It’s been a strange irony that I, lying in my bed, should stumble upon a book that deals so intimately with the very thing that had brought me low. Covid had robbed me of my strength and left me short of breath, and yet it was in the midst of this struggle that I found distraction and, yes, a tune up.
For as I laid there, scrolling through the internet, I chanced upon a review of Patrick McKeown’s «The Oxygen Advantage». A book, it would seem, that promises to unlock the secrets of the breath and provide a path to better health and fitness.
«It’s likely there will be uses for breathing techniques in a variety of medical settings, but it’s not a magic bullet.» (Mike Thomas)
At first, I scoffed at the notion. Surely, I thought, there can be no easy answers to a problem as complex as breathing. And yet, as I read on, I found myself intrigued. And so I took the opportunity, since I had plenty of time anyway, and got the audiobook.
McKeown’s approach is not a quick fix or a fad, it’s not one of magic or mystery. He draws upon years of research and practical experience to offer a system that can help us all breathe better and achieve more in our lives. His method involves a combination of breathing exercises and training techniques to enhance the body’s oxygen utilization. The book is filled with anecdotes of athletes who have experienced improvements in their performance, including endurance, speed, and recovery time.
As someone who has always relied on medication to manage my asthma during exercise, McKeown’s prospect of a drug-free approach was fascinating. But, as a skeptic, I was cautious about it from the start. McKeown’s promises seemed too good to be true, and some of his techniques appeared almost too simple to be effective. Despite my doubts, I found myself drawn in by McKeown’s persuasive arguments and his easy-to-follow instructions. His style is clear and concise, making the book accessible to both athletes and laypeople alike.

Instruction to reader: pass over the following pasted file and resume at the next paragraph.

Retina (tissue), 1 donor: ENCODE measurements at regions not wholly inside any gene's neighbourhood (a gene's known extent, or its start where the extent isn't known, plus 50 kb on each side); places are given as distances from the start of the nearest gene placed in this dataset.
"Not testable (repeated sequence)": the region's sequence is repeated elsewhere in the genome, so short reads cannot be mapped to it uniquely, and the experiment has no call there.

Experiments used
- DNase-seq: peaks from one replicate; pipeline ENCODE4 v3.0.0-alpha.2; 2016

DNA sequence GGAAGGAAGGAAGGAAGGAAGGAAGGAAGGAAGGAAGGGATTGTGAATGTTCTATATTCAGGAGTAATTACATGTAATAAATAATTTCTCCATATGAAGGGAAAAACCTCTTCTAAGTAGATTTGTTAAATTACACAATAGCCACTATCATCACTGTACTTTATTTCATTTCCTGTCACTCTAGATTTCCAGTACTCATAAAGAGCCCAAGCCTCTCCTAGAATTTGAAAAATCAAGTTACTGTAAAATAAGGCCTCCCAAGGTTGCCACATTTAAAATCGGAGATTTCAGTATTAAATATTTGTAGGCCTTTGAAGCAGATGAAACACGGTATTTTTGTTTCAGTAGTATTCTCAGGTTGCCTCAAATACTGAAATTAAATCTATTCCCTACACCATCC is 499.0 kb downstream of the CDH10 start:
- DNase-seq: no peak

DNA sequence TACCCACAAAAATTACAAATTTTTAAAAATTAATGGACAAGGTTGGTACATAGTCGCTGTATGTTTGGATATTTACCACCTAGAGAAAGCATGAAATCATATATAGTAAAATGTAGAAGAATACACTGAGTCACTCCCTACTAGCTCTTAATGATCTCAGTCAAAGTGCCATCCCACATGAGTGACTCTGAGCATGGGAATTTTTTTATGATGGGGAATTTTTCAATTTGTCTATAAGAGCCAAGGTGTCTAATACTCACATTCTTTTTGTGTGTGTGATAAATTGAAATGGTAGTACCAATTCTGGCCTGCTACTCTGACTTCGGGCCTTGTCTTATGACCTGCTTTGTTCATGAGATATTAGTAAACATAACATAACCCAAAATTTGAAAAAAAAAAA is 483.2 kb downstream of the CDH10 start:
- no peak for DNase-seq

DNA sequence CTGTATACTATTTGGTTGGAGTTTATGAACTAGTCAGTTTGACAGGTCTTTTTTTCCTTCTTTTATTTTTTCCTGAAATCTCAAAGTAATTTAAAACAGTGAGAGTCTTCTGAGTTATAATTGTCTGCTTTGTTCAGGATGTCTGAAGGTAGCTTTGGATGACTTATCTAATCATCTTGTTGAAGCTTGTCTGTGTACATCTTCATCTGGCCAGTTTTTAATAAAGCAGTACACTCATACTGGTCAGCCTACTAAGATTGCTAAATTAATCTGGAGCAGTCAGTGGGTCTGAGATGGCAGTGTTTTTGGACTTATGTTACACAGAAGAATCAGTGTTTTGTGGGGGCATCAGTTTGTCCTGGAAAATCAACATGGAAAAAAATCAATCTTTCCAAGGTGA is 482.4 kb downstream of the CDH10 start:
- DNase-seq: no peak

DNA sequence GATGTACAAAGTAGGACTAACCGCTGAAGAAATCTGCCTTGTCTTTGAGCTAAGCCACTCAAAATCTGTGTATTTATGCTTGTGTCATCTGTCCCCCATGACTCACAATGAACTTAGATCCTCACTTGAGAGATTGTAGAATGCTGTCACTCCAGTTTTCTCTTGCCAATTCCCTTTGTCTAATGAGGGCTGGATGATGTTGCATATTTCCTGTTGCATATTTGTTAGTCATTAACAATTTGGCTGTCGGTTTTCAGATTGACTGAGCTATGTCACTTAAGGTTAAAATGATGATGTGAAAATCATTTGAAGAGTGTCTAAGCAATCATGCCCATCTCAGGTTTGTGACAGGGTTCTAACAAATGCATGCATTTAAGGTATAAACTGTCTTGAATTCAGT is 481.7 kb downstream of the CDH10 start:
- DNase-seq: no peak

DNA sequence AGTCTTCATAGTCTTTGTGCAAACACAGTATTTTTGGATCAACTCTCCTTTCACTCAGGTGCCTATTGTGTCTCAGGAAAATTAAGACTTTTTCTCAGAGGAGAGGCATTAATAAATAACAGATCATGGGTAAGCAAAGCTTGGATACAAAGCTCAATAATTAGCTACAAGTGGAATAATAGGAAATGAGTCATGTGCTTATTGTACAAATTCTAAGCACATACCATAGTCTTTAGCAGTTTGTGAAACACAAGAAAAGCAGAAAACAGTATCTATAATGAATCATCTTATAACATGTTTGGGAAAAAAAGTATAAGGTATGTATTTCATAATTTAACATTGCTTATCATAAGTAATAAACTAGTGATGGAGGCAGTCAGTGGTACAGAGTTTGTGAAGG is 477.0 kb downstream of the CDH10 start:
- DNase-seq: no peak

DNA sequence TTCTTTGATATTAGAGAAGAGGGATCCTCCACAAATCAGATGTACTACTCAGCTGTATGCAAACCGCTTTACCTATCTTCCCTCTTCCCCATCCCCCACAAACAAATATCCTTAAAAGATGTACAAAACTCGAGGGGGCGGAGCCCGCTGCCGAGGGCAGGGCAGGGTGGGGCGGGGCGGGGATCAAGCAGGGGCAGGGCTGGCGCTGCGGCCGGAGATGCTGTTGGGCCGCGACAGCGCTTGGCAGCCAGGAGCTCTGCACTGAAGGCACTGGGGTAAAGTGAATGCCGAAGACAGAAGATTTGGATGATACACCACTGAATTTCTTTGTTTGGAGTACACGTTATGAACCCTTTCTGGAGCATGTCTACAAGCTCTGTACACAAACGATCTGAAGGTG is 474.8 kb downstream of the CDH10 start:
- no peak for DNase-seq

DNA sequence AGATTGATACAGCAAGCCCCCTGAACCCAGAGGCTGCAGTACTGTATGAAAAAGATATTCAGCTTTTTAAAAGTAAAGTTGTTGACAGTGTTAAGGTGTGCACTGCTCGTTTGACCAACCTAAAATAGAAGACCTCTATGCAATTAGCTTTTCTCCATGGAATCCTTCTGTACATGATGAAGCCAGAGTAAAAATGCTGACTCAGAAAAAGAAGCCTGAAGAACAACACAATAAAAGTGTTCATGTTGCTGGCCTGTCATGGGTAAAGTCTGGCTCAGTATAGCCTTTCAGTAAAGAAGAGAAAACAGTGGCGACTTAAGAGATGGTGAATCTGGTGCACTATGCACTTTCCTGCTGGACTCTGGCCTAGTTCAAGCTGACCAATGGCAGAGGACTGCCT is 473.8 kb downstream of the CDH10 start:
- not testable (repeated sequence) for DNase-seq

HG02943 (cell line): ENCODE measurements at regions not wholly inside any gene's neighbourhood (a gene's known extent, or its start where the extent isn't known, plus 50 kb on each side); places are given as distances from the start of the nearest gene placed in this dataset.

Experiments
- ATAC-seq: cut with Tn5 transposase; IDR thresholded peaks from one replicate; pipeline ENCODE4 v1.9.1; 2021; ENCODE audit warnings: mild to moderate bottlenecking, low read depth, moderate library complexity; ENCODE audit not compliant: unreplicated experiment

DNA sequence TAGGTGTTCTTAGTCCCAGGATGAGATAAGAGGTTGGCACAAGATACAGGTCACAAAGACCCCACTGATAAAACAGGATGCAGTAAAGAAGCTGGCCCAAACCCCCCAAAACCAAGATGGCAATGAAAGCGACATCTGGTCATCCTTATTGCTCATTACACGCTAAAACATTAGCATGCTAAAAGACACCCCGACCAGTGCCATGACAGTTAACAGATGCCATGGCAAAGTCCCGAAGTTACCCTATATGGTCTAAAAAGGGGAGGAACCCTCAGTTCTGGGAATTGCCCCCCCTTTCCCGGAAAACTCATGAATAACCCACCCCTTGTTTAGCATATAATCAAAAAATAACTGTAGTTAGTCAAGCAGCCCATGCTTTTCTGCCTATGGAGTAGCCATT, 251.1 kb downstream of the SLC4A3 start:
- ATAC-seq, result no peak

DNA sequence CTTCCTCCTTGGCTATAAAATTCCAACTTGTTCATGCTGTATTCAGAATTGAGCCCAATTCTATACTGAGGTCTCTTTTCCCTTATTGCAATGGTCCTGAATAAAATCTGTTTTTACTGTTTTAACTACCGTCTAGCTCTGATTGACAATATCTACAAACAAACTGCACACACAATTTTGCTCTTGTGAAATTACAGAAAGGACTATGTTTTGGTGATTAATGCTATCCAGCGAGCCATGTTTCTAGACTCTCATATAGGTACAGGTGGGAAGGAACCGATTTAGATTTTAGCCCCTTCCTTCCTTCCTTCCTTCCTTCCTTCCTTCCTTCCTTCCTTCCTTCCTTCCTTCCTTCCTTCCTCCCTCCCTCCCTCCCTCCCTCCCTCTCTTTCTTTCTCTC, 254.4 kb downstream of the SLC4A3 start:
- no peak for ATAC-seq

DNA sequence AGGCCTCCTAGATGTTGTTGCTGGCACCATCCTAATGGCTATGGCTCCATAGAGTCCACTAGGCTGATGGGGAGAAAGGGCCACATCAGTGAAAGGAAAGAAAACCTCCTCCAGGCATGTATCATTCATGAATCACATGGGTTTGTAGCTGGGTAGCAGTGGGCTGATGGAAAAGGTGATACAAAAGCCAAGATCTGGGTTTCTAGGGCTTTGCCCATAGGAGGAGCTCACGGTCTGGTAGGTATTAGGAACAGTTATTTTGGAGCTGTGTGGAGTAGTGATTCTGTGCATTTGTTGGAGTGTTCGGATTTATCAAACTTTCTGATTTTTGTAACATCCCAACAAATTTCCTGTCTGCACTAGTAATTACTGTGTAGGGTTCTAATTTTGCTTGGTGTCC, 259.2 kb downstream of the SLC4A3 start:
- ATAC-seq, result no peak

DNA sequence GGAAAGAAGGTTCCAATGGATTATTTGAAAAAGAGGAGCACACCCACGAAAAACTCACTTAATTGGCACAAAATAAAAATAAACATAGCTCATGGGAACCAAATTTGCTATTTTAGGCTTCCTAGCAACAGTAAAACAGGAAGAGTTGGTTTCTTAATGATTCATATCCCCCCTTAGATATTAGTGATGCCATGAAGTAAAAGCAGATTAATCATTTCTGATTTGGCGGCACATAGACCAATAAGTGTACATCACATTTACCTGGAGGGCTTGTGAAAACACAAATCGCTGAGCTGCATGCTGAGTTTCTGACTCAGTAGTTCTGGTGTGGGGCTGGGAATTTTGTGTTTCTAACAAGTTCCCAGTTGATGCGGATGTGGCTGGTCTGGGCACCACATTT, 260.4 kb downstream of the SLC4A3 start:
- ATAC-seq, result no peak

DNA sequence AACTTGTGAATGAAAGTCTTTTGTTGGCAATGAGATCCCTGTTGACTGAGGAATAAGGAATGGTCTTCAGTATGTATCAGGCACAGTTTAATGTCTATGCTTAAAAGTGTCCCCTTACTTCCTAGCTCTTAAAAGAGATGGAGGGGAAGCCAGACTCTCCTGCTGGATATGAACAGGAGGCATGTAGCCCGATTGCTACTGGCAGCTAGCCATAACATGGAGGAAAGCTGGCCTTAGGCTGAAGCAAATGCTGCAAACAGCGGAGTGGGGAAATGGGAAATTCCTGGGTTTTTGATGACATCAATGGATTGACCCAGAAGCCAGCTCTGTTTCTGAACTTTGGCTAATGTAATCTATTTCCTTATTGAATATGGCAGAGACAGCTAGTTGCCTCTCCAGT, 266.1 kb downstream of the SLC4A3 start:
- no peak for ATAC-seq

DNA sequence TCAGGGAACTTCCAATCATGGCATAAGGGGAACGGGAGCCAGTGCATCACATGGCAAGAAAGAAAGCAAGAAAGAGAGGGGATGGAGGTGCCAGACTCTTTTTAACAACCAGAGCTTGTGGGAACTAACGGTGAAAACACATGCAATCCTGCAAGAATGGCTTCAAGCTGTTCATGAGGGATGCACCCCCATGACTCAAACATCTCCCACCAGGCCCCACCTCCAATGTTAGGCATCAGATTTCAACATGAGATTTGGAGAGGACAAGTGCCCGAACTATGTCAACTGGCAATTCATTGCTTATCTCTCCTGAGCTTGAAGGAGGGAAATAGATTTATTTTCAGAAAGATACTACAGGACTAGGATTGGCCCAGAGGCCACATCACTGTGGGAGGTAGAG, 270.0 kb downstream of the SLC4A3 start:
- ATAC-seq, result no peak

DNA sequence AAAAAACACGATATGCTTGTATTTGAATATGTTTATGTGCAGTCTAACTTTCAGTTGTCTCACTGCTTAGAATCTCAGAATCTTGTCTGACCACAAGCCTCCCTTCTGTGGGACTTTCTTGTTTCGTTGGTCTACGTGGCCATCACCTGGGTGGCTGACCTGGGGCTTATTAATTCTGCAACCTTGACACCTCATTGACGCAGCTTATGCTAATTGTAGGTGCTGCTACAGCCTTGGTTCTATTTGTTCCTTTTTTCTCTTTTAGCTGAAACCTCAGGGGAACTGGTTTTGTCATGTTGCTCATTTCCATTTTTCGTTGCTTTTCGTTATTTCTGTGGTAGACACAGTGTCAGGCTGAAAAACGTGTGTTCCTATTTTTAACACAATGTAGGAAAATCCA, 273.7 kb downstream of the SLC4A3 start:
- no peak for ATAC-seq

Overblown claims are frustrating for scientists
I often struggled to keep up with my non-asthmatic peers on the track or the field, and so the idea of being able to train without the aid of medication is nothing short of liberating, as this disease has more than once been limiting my potential and robbing me of the joy of exercise. In «The Oxygen Advantage,» McKeown offers a way out of this vicious cycle. By improving our breathing patterns and training our bodies to utilize oxygen more efficiently, he gives us the tools to unlock our full athletic potential.
«The problem is that in most human studies any effects of slow, deep breathing seem to be isolated to the lab conditions in which they are measured.» (Don Noble)
While «The Oxygen Advantage» offers a promising new approach, it is important to acknowledge that not all experts are convinced of its benefits. Some argue that breathing techniques, especially when promoted as a cure-all for various health issues, may be nothing more than a passing trend. In a 2020 article for The Guardian, journalist Emine Saner notes that there is limited scientific evidence to support many of the claims made by proponents of breathing exercises. Additionally, some experts caution that certain techniques, such as hyperventilation, may actually be harmful if not practiced properly.